Chimera Energy Corp., which had seen its stock price increase substantially this summer based on its claims of a deal with Mexico’s state-owned petroleum company, has since lost both its CEO and almost all of its stock value in the wake of concerns about the accuracy of many of the company’s statements.
In August Chimera said Petroleos Mexicanos (Pemex) had agreed to use the Houston-based company’s extraction system in the Chicontepic Basin (see Shale Daily, Aug. 27). The system was designed to replace hydraulic fracturing without using water, natural gas “or the pumping of anything hot into the well,” Chimera said. In a flurry of subsequent press releases, Chimera also said it was in the process of reengineering the method for mass production, relicensing and sales, and would present the system at the North American Prospect Expo to be held in Houston in February. Chimera said it was keeping details of the process under wraps “until the company has their patent in hand…” (see Shale Daily, Aug. 2).
The company’s stock, which had been trading below 15 cents/share in June, increased in value during the summer, hitting a high of $1.84/share on Aug. 10. Since then its value has plummeted, reaching a low of 3 cents/share last week.
Chimera become embroiled in controversy after a pair of scathing reports published at seekingalpha.com claimed the company is not actually in business with Pemex and has “no tangible value” (see Shale Daily, Sept. 13). In September, an NGI’s Shale Daily review of more than 65,500 contracts — including nearly 2,700 Pemex contracts — published at www.compranet.gob.mx, an online system where all Mexican federal government entities publish their contracts with third parties, found no mention of Chimera.
Chimera had a single employee, tangible equity of just $4,549 and virtually no revenue, but it had collected an estimated $8.2 million through sales of its shares, according to the anonymous authors of the Seeking Alpha articles, who acknowledged that they were short shares of Chimera “but stress that the amount of shares is insignificant as a percentage of our assets.”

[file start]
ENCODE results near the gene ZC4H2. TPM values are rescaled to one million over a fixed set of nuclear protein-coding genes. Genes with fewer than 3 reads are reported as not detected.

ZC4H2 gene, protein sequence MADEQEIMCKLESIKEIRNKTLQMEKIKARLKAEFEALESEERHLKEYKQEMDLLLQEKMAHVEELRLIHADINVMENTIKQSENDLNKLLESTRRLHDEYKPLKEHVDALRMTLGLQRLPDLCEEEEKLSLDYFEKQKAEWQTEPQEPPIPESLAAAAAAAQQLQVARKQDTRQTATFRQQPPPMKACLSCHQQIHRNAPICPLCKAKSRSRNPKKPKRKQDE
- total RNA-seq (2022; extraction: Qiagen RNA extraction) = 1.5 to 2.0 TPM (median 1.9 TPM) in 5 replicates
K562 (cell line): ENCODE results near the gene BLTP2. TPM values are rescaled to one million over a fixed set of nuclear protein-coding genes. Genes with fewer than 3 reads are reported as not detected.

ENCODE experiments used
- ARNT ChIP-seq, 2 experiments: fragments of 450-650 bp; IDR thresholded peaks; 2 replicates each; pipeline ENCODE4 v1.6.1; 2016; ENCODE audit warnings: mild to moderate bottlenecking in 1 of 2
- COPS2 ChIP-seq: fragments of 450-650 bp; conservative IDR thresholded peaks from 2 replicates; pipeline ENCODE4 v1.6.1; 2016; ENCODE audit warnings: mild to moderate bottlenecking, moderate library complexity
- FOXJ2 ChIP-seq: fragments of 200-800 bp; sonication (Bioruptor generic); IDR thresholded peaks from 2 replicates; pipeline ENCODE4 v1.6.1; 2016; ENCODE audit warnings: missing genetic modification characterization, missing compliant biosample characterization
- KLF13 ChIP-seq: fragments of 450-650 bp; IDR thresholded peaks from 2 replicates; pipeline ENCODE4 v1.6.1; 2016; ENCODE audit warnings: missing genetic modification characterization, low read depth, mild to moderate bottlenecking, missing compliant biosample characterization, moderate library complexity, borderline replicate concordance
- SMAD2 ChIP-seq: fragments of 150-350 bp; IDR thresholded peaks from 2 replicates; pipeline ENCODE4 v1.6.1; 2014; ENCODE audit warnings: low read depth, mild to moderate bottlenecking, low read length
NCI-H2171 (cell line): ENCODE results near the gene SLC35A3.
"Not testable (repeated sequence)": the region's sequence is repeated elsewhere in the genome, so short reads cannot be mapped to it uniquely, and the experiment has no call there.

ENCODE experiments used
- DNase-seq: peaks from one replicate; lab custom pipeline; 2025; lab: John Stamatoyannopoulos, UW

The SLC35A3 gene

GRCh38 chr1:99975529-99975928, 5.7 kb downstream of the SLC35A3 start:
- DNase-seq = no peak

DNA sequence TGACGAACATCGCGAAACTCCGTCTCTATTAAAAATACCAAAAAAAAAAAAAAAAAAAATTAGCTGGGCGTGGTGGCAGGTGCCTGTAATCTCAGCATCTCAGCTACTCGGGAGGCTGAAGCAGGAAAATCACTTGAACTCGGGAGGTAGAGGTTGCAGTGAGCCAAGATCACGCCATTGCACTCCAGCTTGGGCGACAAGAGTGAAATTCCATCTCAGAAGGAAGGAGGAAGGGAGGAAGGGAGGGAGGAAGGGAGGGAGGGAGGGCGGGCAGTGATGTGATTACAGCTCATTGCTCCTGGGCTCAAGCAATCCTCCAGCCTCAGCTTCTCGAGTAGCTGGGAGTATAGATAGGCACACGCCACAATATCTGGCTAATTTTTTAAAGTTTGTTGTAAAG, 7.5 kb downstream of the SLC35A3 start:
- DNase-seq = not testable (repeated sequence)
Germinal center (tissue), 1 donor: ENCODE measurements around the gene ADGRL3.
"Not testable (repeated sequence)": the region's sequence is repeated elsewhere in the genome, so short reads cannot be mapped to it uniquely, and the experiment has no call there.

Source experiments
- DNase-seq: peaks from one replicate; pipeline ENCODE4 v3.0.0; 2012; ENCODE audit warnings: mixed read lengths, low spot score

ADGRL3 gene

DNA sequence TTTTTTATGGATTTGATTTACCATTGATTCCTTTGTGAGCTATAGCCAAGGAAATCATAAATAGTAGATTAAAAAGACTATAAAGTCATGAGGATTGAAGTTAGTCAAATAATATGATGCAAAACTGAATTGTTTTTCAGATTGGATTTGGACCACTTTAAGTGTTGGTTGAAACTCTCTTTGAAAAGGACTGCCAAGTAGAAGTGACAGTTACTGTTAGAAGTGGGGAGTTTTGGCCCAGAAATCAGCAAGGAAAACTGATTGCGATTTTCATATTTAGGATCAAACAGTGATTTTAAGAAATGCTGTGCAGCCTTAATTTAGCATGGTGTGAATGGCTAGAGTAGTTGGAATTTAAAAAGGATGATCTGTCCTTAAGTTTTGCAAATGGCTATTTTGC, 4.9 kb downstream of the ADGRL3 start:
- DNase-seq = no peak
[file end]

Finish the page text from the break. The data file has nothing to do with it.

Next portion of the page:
In an Aug. 28 letter to shareholders CEO Charles Grob — Chimera’s only employee — said the “shorters” campaign was spreading “blatant lies” about his company.
Last month Grob resigned from all positions he had held at Chimera. “There was no disagreement between the company and Mr. Grob at the time of his resignation,” according to documents Chimera filed with the Securities and Exchange Commission (SEC). Concurrent with Grob’s resignation, Baldemar Rios, who had previously headed a Houston engineering services company, became Chimera’s CEO, sole director and corporate secretary, according to the documents.
In a letter to shareholders posted on the Chimera website, Rios said the company continued to work to finalize an agreement with Pemex, but was still fighting the “shorters” campaign.
“Despite countless hours in discussion with a variety of securities attorneys and broker/dealers we continue to be mystified by the unabashed short campaign being carried out against our stock,” Rios said. “While it seems obvious that a very aggressive short campaign exists against the stock, nobody we’ve contacted seems to be able to identify the individual(s) responsible for the campaign nor the methodology being utilized to continue the short indefinitely. The methodology has been described as ‘naked shorting,’ an activity that is manipulative and generally illegal.”
According to Rios, Grob held 46 million of a total of 66 million outstanding shares of Chimera stock on Sept. 30.
On Oct. 25 the SEC announced the temporary suspension of trading of Chimera shares until Nov. 7 “because of questions that have been raised about the accuracy and adequacy of publicly disseminated information concerning, among other things, the statements by Chimera in press releases to investors about the company’s business prospects and agreements.”
Neither Chimera nor Grob responded to a request for comment.
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